Thought you might like to check out a little teaser from my new book! This is an excerpt from Chapter 2 of On Top of Your Game:

Book 460Some athletes contact me because they are thinking about quitting their sport; they aren’t seeing the results they are used to seeing, they aren’t having fun anymore, and it’s affecting their motivation to train and compete. When you have been dealing with performance anxiety for a while, it can begin to take a toll on your motivation. I’ve had athletes and parents of athletes that start to question whether or not it is even healthy for them to continue in their sport when it is causing so much angst. You can start to question whether or not it is even worth it to compete, but you keep going back because there is a part of you that still loves your sport. More often than not, when you learn to manage your anxiety and your performance starts to turn around, your motivation starts to turn around as well. I’ve worked with countless athletes on the verge of quitting that end up regaining their motivation and passion for their sport. Many even come back and have the best season of their lives because they now have the tools they need to manage their anxiety. But is it the chicken or the egg? Do you need to improve your performance in order to be motivated or do you need to be motivated in order to improve your performance? The answer is – both. Working on the exercises at the end of this chapter will help you re-connect with your inner drive (a.k.a., working on your motivation to improve your performance). Working on the exercises in the subsequent chapters will help you manage your anxiety (a.k.a., improve performance and enhance motivation).

If you completed the Peak Performance Vision tool from the last chapter you will have a glimpse into your inner drive. Having that internal motivation is a powerful foundation to work from, but because it’s natural for your motivation to ebb and flow, you need some other tools to fill in the gaps. There are different types of tools to help with different types of motivational issues. I find that there are three different categories that these tools fall into: motivation, inspiration, and commitment. Motivation starts you on your path, inspiration keeps you going, and commitment gets you to the end. Tools for motivation help you discover why you do it – what drives you to participate in your sport? These tools can help you assess your level of motivation and your sources of motivation. However, sometimes we don’t need to assess our global motivation; sometimes what we need is some rejuvenation, a little fire in the belly (or a little kick in the butt!). In those circumstances what you need are tools for inspiration, like the high school swimmer that has to get up and train in the early morning hours before school, or the triathlete with a full-time job that has to find time to train for their Ironman race. These tools – motivation, inspiration, and commitment – can help us reconnect with our own inner drive. They help rekindle the passion you already have for your sport. Other times you need tools that help with determination and discipline – ways to help with commitment to your sport and your goals. These are tools that will be covered in the next chapter. The tools in this chapter will help you access your inner drive and give you the inspiration you need to both increase your motivation and get it moving in the right direction.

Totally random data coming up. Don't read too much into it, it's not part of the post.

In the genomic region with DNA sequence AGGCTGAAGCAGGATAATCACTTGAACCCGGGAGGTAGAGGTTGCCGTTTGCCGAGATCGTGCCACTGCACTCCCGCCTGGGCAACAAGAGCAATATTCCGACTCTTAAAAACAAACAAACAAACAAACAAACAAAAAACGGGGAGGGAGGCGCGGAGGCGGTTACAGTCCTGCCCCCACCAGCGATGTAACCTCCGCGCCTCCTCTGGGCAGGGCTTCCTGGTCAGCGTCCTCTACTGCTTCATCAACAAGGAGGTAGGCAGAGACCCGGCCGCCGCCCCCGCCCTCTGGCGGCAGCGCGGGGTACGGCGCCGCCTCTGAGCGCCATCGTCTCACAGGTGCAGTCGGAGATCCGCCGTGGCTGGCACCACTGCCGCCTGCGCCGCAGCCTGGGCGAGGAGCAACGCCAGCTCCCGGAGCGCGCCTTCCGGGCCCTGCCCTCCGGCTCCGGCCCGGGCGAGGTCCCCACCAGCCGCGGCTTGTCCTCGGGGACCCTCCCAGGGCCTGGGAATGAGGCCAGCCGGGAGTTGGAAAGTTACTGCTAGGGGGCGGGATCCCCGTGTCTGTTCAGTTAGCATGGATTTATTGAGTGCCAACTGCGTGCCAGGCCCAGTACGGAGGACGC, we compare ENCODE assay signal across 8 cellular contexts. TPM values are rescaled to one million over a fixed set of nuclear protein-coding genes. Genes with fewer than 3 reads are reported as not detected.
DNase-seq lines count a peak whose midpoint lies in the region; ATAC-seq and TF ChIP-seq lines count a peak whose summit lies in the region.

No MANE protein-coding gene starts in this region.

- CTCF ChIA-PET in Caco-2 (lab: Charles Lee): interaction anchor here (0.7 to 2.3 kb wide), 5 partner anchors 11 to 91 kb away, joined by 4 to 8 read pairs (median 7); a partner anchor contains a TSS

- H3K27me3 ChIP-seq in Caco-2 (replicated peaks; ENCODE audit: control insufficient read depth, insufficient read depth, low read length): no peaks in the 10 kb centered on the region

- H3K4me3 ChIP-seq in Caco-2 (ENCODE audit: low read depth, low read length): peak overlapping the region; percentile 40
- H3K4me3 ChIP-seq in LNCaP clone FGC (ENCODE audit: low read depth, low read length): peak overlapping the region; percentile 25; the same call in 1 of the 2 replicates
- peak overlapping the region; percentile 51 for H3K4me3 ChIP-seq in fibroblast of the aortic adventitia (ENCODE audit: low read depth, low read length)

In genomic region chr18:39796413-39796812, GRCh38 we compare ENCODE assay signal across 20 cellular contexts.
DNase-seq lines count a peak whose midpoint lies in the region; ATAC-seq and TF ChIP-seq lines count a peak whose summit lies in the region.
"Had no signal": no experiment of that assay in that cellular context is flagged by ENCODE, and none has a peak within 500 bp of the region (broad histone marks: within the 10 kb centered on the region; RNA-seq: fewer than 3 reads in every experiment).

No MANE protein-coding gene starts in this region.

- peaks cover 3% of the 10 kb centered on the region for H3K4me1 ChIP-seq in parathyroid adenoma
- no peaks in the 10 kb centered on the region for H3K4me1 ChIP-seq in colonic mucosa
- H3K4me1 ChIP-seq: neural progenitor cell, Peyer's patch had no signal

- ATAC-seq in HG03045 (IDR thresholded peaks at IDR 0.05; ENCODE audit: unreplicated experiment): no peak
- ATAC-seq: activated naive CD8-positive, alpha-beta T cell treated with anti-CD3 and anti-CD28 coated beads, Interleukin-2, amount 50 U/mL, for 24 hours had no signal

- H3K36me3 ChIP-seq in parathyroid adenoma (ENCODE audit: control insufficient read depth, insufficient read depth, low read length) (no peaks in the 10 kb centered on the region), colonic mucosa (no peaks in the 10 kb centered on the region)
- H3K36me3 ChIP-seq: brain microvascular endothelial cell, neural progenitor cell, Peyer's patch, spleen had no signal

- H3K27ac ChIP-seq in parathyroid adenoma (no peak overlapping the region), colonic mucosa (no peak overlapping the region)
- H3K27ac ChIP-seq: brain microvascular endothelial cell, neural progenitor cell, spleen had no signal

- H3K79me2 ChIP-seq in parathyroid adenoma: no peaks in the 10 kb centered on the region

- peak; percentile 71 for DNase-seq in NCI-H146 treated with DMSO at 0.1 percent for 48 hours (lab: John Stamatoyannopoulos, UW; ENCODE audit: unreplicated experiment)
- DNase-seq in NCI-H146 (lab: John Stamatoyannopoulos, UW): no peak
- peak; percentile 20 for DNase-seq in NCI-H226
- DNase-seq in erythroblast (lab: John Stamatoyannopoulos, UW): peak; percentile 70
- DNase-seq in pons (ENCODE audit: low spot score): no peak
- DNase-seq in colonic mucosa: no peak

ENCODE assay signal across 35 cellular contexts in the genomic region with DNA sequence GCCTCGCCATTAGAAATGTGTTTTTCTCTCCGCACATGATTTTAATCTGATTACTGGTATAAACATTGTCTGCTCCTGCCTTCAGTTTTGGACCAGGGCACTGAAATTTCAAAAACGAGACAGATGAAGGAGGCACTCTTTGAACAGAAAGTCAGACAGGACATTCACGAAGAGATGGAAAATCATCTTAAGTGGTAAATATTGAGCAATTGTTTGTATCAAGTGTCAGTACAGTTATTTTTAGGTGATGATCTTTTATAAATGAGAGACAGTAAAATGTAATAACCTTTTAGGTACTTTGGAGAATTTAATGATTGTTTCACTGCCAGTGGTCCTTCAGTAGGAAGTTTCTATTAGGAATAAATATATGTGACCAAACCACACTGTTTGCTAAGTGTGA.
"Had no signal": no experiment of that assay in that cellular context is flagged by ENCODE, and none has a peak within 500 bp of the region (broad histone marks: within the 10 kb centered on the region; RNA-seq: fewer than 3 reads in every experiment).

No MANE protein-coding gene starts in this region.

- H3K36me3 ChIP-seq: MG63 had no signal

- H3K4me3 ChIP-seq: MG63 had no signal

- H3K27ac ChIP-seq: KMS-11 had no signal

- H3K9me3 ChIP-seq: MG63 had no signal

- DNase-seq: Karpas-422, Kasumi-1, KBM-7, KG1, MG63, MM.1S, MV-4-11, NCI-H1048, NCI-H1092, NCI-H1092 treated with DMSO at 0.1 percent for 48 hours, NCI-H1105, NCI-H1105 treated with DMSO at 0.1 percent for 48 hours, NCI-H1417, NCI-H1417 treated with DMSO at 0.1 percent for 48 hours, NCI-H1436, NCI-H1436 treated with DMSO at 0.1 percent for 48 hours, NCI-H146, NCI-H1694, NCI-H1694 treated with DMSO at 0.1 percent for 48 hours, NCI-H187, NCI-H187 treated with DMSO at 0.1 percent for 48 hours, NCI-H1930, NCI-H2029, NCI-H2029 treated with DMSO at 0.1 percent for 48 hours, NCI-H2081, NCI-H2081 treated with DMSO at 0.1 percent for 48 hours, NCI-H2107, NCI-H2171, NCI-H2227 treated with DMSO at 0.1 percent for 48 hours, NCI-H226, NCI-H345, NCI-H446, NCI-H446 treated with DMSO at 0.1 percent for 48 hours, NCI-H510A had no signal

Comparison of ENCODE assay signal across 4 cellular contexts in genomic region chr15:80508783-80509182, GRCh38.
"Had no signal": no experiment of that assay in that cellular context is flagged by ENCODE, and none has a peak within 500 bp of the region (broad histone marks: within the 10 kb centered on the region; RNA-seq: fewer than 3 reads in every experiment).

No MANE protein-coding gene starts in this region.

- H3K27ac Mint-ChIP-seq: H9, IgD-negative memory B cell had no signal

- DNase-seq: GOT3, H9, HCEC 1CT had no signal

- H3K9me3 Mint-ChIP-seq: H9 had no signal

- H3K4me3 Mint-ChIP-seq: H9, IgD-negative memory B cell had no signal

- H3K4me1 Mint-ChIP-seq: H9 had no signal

Chapter 2: Take-Aways

  • Motivation affects every aspect of training and performance. When you work on your motivation, you are working on the foundation of your performance.
  • Having a strong inner drive will help you to meet challenges head on, keep you on track towards your goals, and enhance your enjoyment of your sport.
  • External motivators can be complimentary as long as you have a strong internal motivation and you don’t perceive the external motivators to be in control.
  • It’s normal for your motivation to fluctuate and change over time, but a dip in motivation is also a sign you should pay attention to. Being able to diagnose why your motivation is low will help you choose the right tools to address it.
  • When you feel capable, in control, and connected, it will positively influence your motivation. Having these factors helps increase both your effort and your enjoyment of your sport.